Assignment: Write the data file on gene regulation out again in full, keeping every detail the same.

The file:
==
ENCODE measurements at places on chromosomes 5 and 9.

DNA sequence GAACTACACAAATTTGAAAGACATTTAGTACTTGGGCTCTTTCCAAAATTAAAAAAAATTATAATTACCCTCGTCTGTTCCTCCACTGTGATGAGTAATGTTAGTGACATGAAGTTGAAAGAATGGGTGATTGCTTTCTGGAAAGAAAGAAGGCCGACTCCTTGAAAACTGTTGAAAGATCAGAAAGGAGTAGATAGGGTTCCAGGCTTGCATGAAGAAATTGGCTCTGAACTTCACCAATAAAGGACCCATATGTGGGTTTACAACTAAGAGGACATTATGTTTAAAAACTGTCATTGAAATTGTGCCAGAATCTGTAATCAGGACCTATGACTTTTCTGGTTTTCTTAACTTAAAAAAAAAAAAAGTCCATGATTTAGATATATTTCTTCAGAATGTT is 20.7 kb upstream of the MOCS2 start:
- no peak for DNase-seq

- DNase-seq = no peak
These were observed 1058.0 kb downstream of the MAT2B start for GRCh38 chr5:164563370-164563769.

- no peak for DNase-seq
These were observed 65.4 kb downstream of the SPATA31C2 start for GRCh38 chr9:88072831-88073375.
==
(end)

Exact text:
ENCODE measurements at places on chromosomes 5 and 9.

DNA sequence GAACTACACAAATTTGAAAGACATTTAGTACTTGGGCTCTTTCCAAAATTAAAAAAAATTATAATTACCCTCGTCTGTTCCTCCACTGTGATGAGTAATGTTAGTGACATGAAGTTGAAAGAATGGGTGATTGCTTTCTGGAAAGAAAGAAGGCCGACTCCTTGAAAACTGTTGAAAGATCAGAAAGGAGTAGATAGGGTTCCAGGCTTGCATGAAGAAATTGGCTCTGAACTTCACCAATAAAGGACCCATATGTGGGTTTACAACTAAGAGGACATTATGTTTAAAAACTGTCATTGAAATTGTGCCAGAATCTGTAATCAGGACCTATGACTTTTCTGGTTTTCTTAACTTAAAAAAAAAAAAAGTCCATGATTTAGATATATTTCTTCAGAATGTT is 20.7 kb upstream of the MOCS2 start:
- no peak for DNase-seq

- DNase-seq = no peak
These were observed 1058.0 kb downstream of the MAT2B start for GRCh38 chr5:164563370-164563769.

- no peak for DNase-seq
These were observed 65.4 kb downstream of the SPATA31C2 start for GRCh38 chr9:88072831-88073375.